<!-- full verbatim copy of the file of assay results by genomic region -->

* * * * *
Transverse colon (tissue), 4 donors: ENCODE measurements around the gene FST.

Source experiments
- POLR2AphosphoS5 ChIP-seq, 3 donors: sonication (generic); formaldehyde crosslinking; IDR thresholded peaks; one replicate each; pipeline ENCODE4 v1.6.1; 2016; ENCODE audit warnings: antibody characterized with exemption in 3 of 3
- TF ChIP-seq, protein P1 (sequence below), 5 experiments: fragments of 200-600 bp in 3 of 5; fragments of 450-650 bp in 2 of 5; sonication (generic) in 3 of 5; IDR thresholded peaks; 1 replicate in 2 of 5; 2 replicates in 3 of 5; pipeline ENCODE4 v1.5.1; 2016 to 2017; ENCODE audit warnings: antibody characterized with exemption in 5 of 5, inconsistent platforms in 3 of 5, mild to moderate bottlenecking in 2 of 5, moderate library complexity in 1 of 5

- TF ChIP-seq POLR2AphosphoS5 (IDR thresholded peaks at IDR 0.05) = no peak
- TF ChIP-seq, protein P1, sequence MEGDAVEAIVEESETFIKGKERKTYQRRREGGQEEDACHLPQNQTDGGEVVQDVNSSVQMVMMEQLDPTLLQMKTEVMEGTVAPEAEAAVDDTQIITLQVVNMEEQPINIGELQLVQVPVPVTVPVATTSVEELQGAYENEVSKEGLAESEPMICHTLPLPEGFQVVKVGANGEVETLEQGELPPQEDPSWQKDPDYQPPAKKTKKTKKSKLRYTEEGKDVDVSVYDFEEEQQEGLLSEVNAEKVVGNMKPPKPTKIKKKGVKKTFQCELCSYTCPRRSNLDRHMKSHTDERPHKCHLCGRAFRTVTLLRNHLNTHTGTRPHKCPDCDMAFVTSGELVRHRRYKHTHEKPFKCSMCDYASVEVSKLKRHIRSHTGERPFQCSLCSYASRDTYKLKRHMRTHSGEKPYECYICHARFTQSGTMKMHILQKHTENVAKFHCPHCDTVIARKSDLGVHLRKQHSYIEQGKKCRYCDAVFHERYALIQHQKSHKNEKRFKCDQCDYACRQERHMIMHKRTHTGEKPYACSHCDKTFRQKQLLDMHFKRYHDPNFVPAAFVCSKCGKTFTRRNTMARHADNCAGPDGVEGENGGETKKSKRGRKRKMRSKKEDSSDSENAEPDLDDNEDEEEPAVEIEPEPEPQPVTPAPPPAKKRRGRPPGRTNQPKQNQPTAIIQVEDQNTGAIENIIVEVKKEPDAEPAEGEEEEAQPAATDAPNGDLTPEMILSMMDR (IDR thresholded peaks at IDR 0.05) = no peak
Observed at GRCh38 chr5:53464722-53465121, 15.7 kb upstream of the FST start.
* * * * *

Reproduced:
Transverse colon (tissue), 4 donors: ENCODE measurements around the gene FST.

Source experiments
- POLR2AphosphoS5 ChIP-seq, 3 donors: sonication (generic); formaldehyde crosslinking; IDR thresholded peaks; one replicate each; pipeline ENCODE4 v1.6.1; 2016; ENCODE audit warnings: antibody characterized with exemption in 3 of 3
- TF ChIP-seq, protein P1 (sequence below), 5 experiments: fragments of 200-600 bp in 3 of 5; fragments of 450-650 bp in 2 of 5; sonication (generic) in 3 of 5; IDR thresholded peaks; 1 replicate in 2 of 5; 2 replicates in 3 of 5; pipeline ENCODE4 v1.5.1; 2016 to 2017; ENCODE audit warnings: antibody characterized with exemption in 5 of 5, inconsistent platforms in 3 of 5, mild to moderate bottlenecking in 2 of 5, moderate library complexity in 1 of 5

- TF ChIP-seq POLR2AphosphoS5 (IDR thresholded peaks at IDR 0.05) = no peak
- TF ChIP-seq, protein P1, sequence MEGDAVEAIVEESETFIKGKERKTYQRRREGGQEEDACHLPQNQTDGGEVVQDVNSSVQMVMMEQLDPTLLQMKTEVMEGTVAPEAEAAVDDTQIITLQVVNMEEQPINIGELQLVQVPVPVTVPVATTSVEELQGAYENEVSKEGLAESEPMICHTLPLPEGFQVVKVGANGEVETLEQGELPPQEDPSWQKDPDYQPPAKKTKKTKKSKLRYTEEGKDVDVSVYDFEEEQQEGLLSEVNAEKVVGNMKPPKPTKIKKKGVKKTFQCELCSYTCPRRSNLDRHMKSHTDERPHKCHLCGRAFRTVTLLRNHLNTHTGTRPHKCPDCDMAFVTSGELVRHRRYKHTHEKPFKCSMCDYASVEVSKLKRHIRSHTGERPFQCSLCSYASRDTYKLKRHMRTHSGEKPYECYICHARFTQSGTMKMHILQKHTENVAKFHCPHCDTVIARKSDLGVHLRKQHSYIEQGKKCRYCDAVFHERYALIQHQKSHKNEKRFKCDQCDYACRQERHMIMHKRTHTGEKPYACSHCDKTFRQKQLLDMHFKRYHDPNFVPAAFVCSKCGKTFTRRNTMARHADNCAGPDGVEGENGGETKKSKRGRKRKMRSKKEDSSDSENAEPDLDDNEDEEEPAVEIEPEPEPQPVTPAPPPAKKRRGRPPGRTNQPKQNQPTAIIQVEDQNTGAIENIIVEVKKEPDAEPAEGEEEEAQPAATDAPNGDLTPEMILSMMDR (IDR thresholded peaks at IDR 0.05) = no peak
Observed at GRCh38 chr5:53464722-53465121, 15.7 kb upstream of the FST start.